This week, the Solar Dynamics Observatory (SDO) celebrated its sixth year in space. No longer a wide-eyed noob when it comes to staring down the Sun, the satellite has yielded fascinating discoveries and gorgeous visuals of our beloved parent star since it set up shop in geostationary orbit on February 11, 2010.
To mark the occasion, the SDO team released this captivating year-long timelapse of the Sun, which squeezes the period between January 1, 2015 and January 29, 2016 into a brief six minutes.
Each frame of the short is equal to two hours of SDO data, with one second amounting to about two and a half days of observation. Behold, the majesty of this dynamic fusion-ball we orbit:
That's some mesmerizing solar artwork. As one commenter put it, "this was like watching 6 minutes of Hypnotoad @_@ ."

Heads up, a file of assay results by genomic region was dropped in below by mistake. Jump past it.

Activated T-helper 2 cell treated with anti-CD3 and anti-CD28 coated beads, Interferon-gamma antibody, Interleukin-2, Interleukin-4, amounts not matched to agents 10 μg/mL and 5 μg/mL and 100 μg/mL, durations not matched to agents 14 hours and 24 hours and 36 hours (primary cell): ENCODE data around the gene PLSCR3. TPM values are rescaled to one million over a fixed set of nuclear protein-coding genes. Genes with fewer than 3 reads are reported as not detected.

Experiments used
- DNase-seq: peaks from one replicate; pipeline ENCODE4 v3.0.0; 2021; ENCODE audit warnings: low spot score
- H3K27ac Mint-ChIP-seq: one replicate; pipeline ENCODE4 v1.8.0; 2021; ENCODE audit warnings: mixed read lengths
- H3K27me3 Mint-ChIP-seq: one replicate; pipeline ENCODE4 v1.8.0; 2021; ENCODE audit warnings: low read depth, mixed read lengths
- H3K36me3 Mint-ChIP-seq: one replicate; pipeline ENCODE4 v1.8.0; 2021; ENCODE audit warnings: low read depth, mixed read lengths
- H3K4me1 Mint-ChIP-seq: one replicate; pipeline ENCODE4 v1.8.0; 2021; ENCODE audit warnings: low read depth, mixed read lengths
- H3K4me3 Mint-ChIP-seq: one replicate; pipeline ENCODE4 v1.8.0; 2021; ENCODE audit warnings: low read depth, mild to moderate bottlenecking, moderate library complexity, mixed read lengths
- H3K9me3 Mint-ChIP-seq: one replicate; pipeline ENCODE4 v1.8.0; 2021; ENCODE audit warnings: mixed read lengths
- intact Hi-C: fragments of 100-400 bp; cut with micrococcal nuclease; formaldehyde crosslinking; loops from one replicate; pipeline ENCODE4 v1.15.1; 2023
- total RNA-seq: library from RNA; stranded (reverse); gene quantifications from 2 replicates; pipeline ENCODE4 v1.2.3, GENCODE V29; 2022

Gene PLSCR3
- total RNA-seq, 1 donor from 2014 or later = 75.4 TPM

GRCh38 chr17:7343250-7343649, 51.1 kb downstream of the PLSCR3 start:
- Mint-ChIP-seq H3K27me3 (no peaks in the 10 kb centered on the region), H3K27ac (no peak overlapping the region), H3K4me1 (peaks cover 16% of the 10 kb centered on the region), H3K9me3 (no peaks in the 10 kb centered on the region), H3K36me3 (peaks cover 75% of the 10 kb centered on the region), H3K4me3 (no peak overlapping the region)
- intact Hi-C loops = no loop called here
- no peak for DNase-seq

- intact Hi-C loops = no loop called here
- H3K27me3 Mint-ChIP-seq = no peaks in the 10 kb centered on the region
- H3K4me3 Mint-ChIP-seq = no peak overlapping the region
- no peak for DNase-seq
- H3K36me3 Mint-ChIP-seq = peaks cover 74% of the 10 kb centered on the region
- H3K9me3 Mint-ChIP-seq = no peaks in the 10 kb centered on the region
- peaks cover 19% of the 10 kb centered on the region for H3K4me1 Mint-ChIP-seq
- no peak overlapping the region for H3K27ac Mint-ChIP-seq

Indeed, part of what makes the video so gripping is the fact that the Sun is displayed at an extreme ultraviolet wavelength, which highlights activity at searing temperatures of roughly 600,000 kelvins (or 1,079,540 degrees F). This perspective on our star also reveals some of the complex magnetic loops that crop up on at its surface, along with flares and coronal mass ejections—which are the Sun's riff on projectile vomiting.
For a more holistic view, here's an older video that superimposes all of the SDO's wavelength filters over the Sun.
For six years, this satellite has allowed us to witness the Sun without having to worry about burning out our retinas. So happy anniversary, SDO, and here's to a stellar seventh year.